Peter Risatti: The paradox of freedom
Have you read or heard the statement, "Fathom the hypocrisy of a government that requires every citizen to prove they are insured, but not everyone must prove they are citizens?" Our government has forced many of its citizens to exchange their health care for a version of health care alleged to help the people that were uninsured. For compliance in Massachusetts our penalties or fines are levied on people filing income tax. We need to file income taxes in order to be fined for not having health care, as I understand it.
If we are working "Under-the-table" without tax consequences what difference does this make? It doesn’t. Without visible income we are considered indigent and entitled to all benefits afforded that classification. The taxpayers will fund their health expense. If the levied fine for uninsured is equal to, or less than the insurance premium, is it functional? No. I’m healthy, but if I get sick I cannot be refused insurance for preexisting conditions. If I am young and healthy this certainly discourages me from getting insurance before I am sick. If private insurance companies cannot insure us normally then the coverage gained will have loaded deductibles. It will be handled under a pool of significant illnesses that go beyond simple disorders. There will be millions of healthy people that must insure to compensate for catastrophic conditions to balance what probably cannot be balanced.
It is improbable the government mandate of the Affordable Care Act (ACA) can be delivered. Small businesses may have to discriminate in hiring based on health needs. Mandated insurance provided for everyone, including preexisting conditions, created a dilemma. Without a balance of premiums charged and patient needs compensated the insurance companies cannot prosper. There is little reason to be in business without profit.
The previous health system in place was in need of restructuring. As a result of the ACA our freedom of choice is compromised. We assign government to pick up where insurance companies fail, subsidizing premiums. We place government in a precarious position. Is this why we have a Congress that is upside down, trying to deliver what it cannot? We provide an insurance to the majority that is marginal with sky rocketing co-payments and diminishing benefits for the people that pay premiums.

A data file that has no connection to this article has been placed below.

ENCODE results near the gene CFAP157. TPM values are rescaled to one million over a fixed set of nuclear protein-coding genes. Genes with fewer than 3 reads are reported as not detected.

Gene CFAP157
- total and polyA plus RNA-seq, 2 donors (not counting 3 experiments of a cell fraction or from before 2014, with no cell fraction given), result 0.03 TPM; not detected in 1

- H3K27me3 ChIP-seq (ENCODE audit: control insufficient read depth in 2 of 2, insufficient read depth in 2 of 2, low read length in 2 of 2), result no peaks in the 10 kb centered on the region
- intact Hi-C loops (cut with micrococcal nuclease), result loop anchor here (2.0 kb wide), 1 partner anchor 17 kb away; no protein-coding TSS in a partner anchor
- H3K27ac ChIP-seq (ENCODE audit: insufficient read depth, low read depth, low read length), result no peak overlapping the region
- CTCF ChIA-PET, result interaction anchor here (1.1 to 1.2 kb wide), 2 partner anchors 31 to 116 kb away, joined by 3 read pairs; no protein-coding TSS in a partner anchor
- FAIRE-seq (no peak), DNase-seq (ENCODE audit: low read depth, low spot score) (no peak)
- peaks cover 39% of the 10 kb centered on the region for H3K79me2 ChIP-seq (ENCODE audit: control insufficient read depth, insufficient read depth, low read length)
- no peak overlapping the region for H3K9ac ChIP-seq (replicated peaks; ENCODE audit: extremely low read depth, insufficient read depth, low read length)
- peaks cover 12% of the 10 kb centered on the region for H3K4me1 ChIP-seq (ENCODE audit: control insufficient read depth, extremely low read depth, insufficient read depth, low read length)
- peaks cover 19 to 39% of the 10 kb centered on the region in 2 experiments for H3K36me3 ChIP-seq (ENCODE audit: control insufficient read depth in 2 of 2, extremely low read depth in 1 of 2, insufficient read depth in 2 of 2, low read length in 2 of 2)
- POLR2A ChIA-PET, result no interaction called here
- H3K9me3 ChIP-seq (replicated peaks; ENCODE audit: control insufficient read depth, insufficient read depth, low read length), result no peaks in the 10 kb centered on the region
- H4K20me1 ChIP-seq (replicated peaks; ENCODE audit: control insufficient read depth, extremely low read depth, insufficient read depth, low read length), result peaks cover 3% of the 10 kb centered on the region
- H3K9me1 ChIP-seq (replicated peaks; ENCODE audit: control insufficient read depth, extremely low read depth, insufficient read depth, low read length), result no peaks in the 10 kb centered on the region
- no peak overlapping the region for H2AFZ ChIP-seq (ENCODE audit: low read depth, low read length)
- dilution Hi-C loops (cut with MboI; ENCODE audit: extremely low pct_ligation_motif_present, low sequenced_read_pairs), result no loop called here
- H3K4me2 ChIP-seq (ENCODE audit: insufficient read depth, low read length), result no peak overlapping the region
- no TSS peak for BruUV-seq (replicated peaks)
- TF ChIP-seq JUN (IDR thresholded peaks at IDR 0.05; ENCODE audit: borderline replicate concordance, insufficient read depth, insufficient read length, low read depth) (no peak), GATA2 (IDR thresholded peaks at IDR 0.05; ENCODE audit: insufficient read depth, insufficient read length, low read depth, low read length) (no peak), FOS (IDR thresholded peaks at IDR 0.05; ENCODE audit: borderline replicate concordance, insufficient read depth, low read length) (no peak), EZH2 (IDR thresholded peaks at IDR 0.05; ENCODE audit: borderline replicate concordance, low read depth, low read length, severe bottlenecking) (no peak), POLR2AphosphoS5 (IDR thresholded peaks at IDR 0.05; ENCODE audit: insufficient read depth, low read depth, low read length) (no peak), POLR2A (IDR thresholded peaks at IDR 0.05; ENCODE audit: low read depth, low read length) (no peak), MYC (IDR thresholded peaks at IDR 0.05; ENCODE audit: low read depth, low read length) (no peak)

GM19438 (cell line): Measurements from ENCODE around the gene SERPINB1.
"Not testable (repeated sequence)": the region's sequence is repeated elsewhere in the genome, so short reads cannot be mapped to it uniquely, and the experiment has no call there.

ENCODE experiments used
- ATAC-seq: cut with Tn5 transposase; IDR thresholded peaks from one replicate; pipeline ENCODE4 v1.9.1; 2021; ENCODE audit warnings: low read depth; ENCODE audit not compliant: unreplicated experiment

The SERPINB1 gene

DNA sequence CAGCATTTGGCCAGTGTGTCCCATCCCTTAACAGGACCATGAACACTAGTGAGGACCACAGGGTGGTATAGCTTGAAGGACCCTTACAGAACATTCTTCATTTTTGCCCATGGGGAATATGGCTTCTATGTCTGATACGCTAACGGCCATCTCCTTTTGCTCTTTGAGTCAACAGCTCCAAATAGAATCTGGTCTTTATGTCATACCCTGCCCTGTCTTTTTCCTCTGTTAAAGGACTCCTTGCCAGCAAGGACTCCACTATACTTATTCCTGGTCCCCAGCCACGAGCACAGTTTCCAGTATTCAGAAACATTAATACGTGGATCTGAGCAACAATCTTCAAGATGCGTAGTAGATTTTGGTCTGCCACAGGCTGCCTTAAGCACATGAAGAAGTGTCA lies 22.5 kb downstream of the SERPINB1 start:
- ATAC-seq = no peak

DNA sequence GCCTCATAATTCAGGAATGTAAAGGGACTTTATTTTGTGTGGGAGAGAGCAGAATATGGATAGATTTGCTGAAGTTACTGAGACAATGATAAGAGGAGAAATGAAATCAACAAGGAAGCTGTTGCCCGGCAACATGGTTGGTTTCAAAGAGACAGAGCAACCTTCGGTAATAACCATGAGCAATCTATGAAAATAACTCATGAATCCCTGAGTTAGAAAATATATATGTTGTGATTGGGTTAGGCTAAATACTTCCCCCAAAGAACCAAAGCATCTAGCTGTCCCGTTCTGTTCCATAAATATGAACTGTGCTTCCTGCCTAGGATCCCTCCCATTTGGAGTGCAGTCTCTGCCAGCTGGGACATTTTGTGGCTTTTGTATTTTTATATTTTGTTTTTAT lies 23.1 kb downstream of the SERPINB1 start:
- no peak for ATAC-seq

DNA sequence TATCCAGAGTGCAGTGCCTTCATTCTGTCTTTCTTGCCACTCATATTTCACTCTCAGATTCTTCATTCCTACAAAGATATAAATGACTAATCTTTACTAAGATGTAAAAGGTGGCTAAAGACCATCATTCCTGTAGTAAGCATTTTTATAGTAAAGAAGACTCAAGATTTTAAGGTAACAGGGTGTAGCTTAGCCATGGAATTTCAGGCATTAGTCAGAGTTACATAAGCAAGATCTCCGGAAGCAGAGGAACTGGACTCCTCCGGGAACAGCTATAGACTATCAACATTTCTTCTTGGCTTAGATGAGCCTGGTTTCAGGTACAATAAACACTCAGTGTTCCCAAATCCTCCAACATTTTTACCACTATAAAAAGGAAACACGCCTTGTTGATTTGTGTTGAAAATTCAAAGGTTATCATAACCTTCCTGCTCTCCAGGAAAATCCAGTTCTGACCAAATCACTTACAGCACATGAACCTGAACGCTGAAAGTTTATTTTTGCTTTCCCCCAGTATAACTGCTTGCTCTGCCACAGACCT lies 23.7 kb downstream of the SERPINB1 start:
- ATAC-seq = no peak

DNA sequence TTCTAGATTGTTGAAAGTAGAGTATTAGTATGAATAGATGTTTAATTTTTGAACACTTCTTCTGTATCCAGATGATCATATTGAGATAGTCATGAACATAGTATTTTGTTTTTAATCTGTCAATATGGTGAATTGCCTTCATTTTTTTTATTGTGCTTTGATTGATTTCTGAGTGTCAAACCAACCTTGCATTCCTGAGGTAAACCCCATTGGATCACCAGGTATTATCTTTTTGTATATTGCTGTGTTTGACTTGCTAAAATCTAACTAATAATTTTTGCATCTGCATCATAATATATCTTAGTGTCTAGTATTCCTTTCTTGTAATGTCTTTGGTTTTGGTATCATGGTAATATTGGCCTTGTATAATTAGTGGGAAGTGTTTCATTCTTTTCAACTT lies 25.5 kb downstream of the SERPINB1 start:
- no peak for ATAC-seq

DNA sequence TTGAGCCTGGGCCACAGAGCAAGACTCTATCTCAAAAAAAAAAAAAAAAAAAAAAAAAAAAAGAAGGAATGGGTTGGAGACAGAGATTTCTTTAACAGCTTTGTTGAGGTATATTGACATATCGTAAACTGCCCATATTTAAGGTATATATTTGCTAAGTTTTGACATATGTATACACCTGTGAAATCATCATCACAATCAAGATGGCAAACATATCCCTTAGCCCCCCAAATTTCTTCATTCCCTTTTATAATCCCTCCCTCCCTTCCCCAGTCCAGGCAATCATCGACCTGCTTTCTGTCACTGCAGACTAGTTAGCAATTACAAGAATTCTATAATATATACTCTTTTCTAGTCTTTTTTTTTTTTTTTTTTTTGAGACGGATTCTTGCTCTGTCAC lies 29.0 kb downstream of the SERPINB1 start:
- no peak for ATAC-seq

Freedom is a state of security for citizens to pursue happiness. This is not a difficult concept; we call it human rights, "Commonly understood as inalienable fundamental rights to which a person is inherently entitled simply because she or he is a human being." Happiness should not be gained at the expense of another citizen’s physical pain or submission of property that is taken from them. In this case the pain is enduring loss of adequate health care removed by a government.
They started with 30 million residents not having health insurance. There were no estimates as to the number of non-citizens. The health care provided was by way of hospital emergency room visits. The reasons for previously uninsured were unaffordable premiums, preexisting conditions, or plainly, insurance was not wanted. With recent subscriptions to affordable health care the emergency room visits by uninsured have not declined. Is anyone asking why?
We are asked to sacrifice a great deal so that process corruption can prosper. What part do our lawmakers play in this compliance? A great deal, if they collude with partisan groups that border on absurdity. They compromise the freedoms of the people that work and pay.
Somehow, our compassion for the needy has become a means for anyone of a needy mind set to exploit the system. If the government wants to expand coverage to non-citizens and non-taxpayers it needs to establish and fund a clinical system to rival the hospital emergency room. Maybe a solution is in the original idea of clinics, the same as the Peace Corps does in foreign countries. They could actually help more foreigners right here in the United States. We would at least know how the money is spent. Now, we do not. Now, there is a thought for today!
Peter Risatti, a retired military and police officer, lives in Tyringham.